Tools with a Mission
UK Education for Change
any occasions where I’ll be critical of the way UK aid is spent and where it’s sent. However, UK Education for Change which I saw in Bangladesh last month are doing some great work.
Large numbers of Bangladeshi girls are forced into child labour and are denied basic education. UK Education for Change works to change this. Quite a touching moment communicating with some of the girls and their parents via an interpreter about how their lives have been changed for the better.
Bangladesh is a fast developing country with increasing influence and of course a Commonwealth country with which we have strong ties.
There is a need for an aid budget but it needs to work in accordance with British interests and should also ideally be linked to increasing trade and Investment. Clearly morally it’s important the aid goes to where’s its really needed. Not to countries that don’t need it and which aren’t allies with which we have close links!
New Skills Centre
Visited the New Skill Centre today to see their SEN school and meet with headteacher Mark Winston. I visited their centre for adults the other week, and it was great to hear about all the work they do for young people as well at their school. When I visited, they were having a “Paws for Thought” day to raise money for the Blue Cross charity.
The centre only opened in September 2019, and their building, a former church, originally had no classrooms. They’re off to a great start. Since opening, they’ve grown enormously and have already got a good all round Ofsted rating.
The NSC supports students aged 11-19 with complex needs like autism, some of whom have been out of school for many years. They help many students who have suffered trauma causing social issues, not just those with SEND. Post-16 students do placements and often help teach younger students.
NSC has classes of about 3-4 students in a nurturing environment, offering a full GCSE curriculum. Within a short space of time, their students make progress in interpersonal skills and confidence. 95% of students’ places are commissioned by local authority, and they’re very strict on having only students suitable to the environment. They’re independent but subscribe to the funding structure for SEN pupils, giving them more freedom to manage the school and funding.
During my visit, I met James, a post-16 student who has progressed hugely and is now going for a work placement. After two years here, he’s off to Suffolk New College to study business. It was great to learn about how much progress he’s made and hear about his future plans.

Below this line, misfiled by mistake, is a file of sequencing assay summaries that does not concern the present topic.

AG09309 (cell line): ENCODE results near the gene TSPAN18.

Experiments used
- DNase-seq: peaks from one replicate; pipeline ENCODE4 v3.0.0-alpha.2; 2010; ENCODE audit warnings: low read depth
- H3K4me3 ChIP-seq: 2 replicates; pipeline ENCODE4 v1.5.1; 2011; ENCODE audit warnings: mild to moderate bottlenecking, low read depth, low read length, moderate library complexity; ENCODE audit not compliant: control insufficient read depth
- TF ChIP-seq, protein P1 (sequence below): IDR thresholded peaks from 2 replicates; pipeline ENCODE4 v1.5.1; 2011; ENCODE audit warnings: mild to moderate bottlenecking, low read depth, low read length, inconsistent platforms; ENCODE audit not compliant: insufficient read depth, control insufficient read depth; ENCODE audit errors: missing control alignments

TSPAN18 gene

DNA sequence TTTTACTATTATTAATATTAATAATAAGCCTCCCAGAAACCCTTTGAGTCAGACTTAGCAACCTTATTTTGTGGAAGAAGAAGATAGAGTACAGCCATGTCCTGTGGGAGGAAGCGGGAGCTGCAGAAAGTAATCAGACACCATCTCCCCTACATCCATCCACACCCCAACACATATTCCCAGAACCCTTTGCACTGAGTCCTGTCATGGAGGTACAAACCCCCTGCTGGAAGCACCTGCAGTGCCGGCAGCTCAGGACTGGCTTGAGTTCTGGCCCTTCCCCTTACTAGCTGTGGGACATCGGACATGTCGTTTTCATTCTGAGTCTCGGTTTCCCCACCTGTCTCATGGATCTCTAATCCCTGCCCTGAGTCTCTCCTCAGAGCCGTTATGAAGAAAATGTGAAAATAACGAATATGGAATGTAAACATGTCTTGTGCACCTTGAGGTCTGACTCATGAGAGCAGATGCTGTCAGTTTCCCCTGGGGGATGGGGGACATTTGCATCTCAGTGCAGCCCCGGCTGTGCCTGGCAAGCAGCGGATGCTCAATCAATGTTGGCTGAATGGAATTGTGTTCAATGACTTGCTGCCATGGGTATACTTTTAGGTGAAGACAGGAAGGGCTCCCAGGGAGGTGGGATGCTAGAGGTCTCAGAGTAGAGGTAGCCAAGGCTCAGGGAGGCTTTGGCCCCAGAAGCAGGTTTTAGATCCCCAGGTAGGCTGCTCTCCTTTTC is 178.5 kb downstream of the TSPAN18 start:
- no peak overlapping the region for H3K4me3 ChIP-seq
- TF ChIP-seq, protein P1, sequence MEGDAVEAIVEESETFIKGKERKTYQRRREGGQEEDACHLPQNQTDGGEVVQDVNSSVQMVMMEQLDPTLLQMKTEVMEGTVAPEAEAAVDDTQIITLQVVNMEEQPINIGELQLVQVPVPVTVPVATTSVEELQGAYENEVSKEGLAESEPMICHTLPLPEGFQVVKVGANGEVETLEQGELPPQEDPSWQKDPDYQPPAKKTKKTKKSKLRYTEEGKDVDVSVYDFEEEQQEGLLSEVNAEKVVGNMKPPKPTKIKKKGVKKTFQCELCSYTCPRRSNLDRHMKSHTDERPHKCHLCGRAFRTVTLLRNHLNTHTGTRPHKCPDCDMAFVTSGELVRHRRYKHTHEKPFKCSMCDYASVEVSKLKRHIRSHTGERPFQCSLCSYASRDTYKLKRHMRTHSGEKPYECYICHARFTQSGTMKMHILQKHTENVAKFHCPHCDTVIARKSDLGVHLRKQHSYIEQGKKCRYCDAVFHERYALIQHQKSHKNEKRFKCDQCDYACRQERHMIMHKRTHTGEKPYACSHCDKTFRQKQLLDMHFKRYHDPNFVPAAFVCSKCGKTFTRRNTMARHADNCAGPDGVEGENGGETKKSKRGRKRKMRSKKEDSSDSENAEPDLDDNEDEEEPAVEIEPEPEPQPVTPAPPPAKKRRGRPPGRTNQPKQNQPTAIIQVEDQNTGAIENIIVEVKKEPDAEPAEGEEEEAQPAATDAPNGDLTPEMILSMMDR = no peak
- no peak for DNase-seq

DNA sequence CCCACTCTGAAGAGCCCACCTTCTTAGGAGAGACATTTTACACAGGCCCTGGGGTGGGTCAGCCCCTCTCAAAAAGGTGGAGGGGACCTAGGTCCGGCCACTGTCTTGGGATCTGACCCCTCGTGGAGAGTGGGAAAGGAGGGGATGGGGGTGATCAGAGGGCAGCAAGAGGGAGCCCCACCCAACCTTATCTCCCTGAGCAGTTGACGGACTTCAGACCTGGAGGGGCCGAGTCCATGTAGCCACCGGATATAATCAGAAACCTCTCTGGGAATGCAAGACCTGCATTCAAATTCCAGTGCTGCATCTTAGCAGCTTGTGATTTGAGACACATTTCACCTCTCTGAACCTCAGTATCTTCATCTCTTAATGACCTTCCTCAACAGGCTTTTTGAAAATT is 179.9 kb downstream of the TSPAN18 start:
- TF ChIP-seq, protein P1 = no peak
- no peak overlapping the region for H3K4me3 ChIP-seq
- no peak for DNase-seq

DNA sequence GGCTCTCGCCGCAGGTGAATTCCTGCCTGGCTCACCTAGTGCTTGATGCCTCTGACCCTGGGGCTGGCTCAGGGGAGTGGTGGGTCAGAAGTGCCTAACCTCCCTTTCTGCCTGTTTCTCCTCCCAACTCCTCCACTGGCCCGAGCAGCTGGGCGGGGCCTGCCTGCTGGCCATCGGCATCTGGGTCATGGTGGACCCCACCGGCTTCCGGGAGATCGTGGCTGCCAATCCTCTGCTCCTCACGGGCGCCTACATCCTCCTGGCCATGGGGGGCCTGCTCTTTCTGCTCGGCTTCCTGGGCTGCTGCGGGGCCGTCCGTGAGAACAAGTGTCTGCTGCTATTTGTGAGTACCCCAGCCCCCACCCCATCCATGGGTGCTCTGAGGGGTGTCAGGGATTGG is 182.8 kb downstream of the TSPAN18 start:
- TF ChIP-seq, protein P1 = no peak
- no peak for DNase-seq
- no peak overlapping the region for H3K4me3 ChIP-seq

I also got to see the design and technology workshops. They have a 3-D printer and CAD software, and I saw some of the impressive projects the students have worked on.
The school also works closely with parents, gives confidence and breaks down barriers. I met Emma Mirams, the assistant head who is also in charge of mental health and pastoral care, and learned about the kind of extra support they offer.
The school is off to a great start, and I look forward to seeing them continue to grow and support more young people.
Children’s Minister visit to Bobby Robson School
Was really pleased to have the Children’s Minister Claire Coutinho at the Sir Bobby Robson school this afternoon. She covers special educational needs as part of her role.
I’ve taken a keen interest in the school since it first opened only a few years so. Adam the head teacher and his team are doing a terrific job. Both myself and the Minister really enjoyed meeting so many of the pupils at the school and understanding more about their experiences.
In total there are now 66 at Sir Bobby. Many previous to being at Sir Bobby didn’t get the support they needed. Now they’re getting it and the progress many of them are making is uplifting.
Over the past few years the Government have increased the money put into special educational needs but the way Suffolk SEND is funded isn’t right. The amount of funding per pupil is lower than many comparable counties and this needs to change. I made this point to the Minister today and will be bringing it up in Parliament again next week.
We have another special school on the way on Woodbridge Road but even with that there is still not enough places at schools such as Sir Bobby. For every place at the school there is significant interest.
Suffolk Devolution deal
The Suffolk Devolution deal was officially agreed with Government Minister Lee Rowley this afternoon. This involves a significant amount of new funding for Suffolk and powers. Particularly over skills and things like adult education. It will include a £480 million investment fund over 30 years.
This does represent in my view an opportunity for Suffolk and Ipswich. It must be taken.
In principle I’ve always believed in decisions being taken as closely as possible to the people affected by those decisions.
Suffolk will only ever achieve its true potential if Ipswich achieves its true potential. The new devolution settlement for Suffolk must involve a strong focus on Ipswich. I will work with whoever I need to in order to try and ensure that.
I’m hoping this new model will help us get more investment into key infrastructure projects. Whether road or rail. There is much to be done.
Part of this will involve a new democratically elected leader of Suffolk County Council.
Visit to Ipswich Academy
Great to visit Ipswich Academy yesterday and speak with headteacher Abbie Thorrington about how the school has been progressing over the last few months.
As I’ve said before, Ipswich Academy is a standout success making a big difference in the lives of students here in Ipswich. I was glad to be able to hear about how we can support them in developing their vision for opening up educational opportunities to those who need them most.